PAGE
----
Almost due West from the mountainous escapes of the Japanese Alps, and flanked by the Sea of Japan, lies the historic and cultural gem that is Kanazawa, within the Ishikawa Prefecture. The name ”Kanazawa” itself translates to “Marsh of Gold,” which it a very fitting name for the city which, due to centuries of bountiful rice harvests, became an exceedingly wealthy area. As such, the families of note – led by the Maede family — found themselves with both the means and time to explore and nurture artistic and cultural pursuits, and ever since, Kanazawa has been on the Japan’s leading artistic and cultural hubs. The city itself is has a variety of well-preserved samurai and geisha districts, dozens of exquisite gardens and temples, a thriving arts scene led by the 21st Century Museum of Contemporary Art, a decided slant towards the tea ceremony and its various artistic and cultural components (including pottery and tea sweets), and specialty craftsmen focusing on such time-honored trades as lacquerware and gold-leaf.
Additionally — though it is sometimes referred to as “Little Kyoto” — Kanazawa has never been an Imperial town, in that unlike Kyoto and Edo (Tokyo), the Imperial Family has never lived here nor ruled from here. The town, however, has still been thrust to the forefront by the significant presence of the samurai class, many of which made Kanazawa their home. And as such, many of the houses of this noble elite — often quite lavish — still remain and are open to the public:
The highlight of any trip to Kanazawa, however, is a visit to the Kenroku-en Gardens, near the center of the city. What originally started as private garden for a personal villa in the late 1600′s and was later opened to the public in the late 1800′s, eventually blossomed into what is currently recognized as one of the top three garden in all of Japan (though I’m curious what type of criteria they use to rank these). Despite the large size, one can walk the entire garden in a half hour or so, but doing so would clearly be missing the point — the time spent in the garden is meant to be a solemn, contemplative time, where one can enjoy the natural surroundings, appreciate the layout and beauty of the design, and ponder any deep mysteries they happen to have on their mind at the time.
The beauty of a Japanese garden is something that can be appreciated on its own merit and enjoyed for simply what it is, however, for the full experience, the views of a garden are best enjoyed over a frothy bowl of matcha tea. Traditionally, gardens and the tea ceremony (also known as “the way of tea”) have gone hand in hand throughout history, so it certainly makes sense that Kanazawa (known for its gardens) is also well-known for its confections, too. Although I had the pleasure of enjoying the tea ceremony while in Tokyo, the process seemed a bit more intimate and unique while touring through Kanazawa — perhaps it is more conducive to a smaller, slower-paced town than the hyper-active entity that is Tokyo. Regardless, it is still a unique experience anywhere you happen enjoy it:
In addition to the Kenroku-en Gardens, another nearby attraction is that of the Gyokusen-en Gardens. Although this private garden is significantly smaller, it also is much less crowded than its big brother and offers a much more personal, intimate experience:
Beyond the tea ceremonies, the tea confections, and the beautiful gardens, Kanazawa’s position along the Sea of Japan means that they are also with incredibly fresh seafood. And as such, I made a point to find my way to one of the local markets (Omicho, in this case) to check out what was up for sale:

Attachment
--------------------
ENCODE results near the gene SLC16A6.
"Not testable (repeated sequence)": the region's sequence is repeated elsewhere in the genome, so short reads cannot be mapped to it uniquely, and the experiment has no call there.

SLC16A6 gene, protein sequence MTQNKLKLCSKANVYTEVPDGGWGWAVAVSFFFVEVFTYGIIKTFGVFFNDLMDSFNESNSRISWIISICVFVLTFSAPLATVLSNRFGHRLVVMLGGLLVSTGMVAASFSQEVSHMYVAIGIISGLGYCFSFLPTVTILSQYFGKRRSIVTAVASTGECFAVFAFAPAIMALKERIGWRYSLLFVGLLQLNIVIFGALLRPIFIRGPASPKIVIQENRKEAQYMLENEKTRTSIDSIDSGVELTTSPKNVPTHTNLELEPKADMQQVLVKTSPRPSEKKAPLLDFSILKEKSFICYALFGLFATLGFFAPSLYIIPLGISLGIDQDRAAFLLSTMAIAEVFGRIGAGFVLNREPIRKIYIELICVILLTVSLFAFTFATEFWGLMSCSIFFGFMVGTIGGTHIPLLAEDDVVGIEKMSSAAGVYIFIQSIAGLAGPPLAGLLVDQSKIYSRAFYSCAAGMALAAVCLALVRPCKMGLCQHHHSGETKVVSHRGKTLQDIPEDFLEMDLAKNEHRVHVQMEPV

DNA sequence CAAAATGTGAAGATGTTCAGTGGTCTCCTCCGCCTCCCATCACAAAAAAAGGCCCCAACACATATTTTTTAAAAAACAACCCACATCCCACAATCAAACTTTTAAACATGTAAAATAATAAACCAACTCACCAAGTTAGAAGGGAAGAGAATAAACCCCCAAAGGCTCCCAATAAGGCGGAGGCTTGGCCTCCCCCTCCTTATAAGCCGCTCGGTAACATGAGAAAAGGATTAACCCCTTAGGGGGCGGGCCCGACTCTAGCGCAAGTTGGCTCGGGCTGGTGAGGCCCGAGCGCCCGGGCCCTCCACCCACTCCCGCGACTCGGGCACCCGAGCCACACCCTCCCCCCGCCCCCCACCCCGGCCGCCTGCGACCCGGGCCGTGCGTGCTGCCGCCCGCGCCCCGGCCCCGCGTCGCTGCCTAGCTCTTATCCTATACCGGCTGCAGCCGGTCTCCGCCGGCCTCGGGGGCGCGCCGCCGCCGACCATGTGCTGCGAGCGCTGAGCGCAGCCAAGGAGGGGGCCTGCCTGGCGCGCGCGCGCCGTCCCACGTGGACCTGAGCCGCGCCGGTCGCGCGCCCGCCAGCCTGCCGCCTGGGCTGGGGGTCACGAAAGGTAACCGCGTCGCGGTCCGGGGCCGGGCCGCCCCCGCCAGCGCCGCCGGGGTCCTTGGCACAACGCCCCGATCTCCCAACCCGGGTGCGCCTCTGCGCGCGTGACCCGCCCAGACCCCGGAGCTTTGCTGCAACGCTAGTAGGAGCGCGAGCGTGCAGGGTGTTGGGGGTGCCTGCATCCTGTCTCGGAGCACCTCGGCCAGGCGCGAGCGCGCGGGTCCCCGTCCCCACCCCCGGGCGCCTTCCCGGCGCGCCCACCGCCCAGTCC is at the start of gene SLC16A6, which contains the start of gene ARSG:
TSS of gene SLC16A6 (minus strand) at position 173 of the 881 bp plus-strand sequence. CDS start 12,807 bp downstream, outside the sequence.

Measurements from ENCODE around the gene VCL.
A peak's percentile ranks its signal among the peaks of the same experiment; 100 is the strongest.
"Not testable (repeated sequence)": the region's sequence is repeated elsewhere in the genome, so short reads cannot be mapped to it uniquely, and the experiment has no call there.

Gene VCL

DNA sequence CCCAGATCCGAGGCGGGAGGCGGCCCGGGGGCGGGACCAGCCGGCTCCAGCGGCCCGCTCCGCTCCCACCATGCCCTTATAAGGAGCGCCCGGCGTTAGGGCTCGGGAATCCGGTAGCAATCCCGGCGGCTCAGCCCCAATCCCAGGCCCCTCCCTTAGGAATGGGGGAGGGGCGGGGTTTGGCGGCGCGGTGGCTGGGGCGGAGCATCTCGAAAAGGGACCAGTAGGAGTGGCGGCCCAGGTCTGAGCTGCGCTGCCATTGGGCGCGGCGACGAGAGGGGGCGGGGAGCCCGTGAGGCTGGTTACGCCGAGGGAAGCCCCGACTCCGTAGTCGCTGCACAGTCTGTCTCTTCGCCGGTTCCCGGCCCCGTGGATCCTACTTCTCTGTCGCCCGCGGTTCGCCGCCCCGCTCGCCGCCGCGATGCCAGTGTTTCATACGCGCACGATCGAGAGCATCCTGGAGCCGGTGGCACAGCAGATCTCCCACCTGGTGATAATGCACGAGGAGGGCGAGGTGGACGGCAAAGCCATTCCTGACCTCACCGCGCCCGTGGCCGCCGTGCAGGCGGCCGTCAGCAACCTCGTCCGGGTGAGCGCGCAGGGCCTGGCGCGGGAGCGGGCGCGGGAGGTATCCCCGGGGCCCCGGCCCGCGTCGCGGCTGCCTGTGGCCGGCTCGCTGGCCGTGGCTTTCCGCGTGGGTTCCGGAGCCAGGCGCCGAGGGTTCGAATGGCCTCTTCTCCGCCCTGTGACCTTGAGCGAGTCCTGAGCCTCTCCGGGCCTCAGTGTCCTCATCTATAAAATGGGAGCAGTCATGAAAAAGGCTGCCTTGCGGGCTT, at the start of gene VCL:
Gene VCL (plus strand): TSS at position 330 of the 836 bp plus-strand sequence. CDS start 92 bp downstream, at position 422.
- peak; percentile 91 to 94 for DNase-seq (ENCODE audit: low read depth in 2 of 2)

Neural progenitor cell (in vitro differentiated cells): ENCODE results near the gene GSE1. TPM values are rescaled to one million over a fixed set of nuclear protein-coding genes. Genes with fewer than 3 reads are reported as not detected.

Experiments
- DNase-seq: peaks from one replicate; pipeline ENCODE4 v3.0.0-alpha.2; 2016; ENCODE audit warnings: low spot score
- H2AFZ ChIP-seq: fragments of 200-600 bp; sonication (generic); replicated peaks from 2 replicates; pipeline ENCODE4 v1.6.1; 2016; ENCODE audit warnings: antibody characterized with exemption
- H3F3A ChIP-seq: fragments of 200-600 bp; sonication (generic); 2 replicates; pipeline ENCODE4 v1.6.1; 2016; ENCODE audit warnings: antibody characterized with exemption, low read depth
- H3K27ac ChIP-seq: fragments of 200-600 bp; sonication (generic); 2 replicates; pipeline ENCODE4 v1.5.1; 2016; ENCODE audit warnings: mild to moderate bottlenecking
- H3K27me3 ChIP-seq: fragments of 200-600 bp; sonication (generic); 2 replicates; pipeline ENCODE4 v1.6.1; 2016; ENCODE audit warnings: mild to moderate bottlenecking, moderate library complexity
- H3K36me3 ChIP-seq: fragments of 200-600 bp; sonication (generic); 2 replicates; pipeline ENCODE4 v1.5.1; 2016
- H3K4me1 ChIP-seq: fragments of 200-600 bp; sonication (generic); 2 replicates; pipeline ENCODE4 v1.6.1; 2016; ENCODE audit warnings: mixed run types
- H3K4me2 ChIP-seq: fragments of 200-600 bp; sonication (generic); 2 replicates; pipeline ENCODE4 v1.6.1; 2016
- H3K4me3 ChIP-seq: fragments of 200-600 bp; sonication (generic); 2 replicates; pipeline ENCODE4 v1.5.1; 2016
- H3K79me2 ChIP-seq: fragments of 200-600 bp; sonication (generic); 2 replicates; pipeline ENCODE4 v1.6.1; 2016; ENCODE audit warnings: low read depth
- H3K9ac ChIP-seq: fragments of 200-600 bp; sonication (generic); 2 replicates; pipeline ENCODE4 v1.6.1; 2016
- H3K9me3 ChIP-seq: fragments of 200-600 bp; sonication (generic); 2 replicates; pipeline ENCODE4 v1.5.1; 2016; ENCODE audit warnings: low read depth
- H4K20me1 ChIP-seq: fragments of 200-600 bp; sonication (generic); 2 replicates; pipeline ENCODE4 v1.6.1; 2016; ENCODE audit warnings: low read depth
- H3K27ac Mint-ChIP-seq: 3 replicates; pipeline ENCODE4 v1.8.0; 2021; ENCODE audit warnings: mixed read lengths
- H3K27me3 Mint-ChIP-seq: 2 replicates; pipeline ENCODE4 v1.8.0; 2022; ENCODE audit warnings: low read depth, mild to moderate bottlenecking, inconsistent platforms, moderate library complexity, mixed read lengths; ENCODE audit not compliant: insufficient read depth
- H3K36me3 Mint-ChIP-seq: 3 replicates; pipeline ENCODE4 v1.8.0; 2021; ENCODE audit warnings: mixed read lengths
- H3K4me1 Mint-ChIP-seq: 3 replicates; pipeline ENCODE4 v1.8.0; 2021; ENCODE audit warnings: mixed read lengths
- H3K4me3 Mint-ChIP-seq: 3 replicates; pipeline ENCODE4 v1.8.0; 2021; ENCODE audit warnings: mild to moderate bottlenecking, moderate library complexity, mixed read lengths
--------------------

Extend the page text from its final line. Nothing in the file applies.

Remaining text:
To experiment with yet another commonly featured aspect of Japanese culture, I decided to try my hand at Origami, or the art of folding paper. Given that I’m about as dexterous as a manatee, I figured I should stick with something basic and beginner-level, so I continued the trend started by my hostel owner in which each guest first writes out a message of peace on one side of a piece of colored paper and then folds the paper into a crane. The cranes will then be collected until the New Year, when they will all be taken to a shrine and ceremonially burned, sending the peace messages up to the heavens in the form of smoke.
While on the road, I relish the fact that I get to enjoy the delicate tastes and subtle aromas of new cuisines, experience the chaotic atmosphere of the local markets, and relive the environment and place in which each dish was born. One thing I do miss, however, is actually jumping into the kitchen and cooking something up myself. So when I was presented with the opportunity to not only participate in, but actually prepare for, a Japanese summer tradition, I was all smiles. Unfortunately, the ”cooking” was confined to simply boiling up a huge pot of Somen noodles (thin, wheat flour noodles), but the method we used to eat them made it all worth while. Afterall, this was my first experience with Nagashi Somen:
Seeing that we’re still in the midst of the hot and humid days of the late summer, I had to pop out to try a few icey, sweet treats in an attempt to cool myself down:
Finally, given that, as previously mentioned, Kanazawa is famous for the freshness and quality of their seafood, I felt obliged to indulge in yet another sushi feast (translation: another parade of sushi photos for you, I hope you don’t mind). Although I didn’t catch the name of everything that I was served — I usually let the chef take the reins for me, after all – it was another experience to remember. In this particular sushi bar, the pieces of nigiri were served to you straight on the black marble countertop, and eating with chopsticks (as opposed to the more traditional method of using fingers) was sternly frowned upon – my kind of place:
After Kanazawa, the so-called “Little Kyoto,” I’m headed off to check out the “Big Kyoto,” in that of…uhhh…Kyoto. Ha ha. I can’t wait! Until then, Kampai from Kanazawa!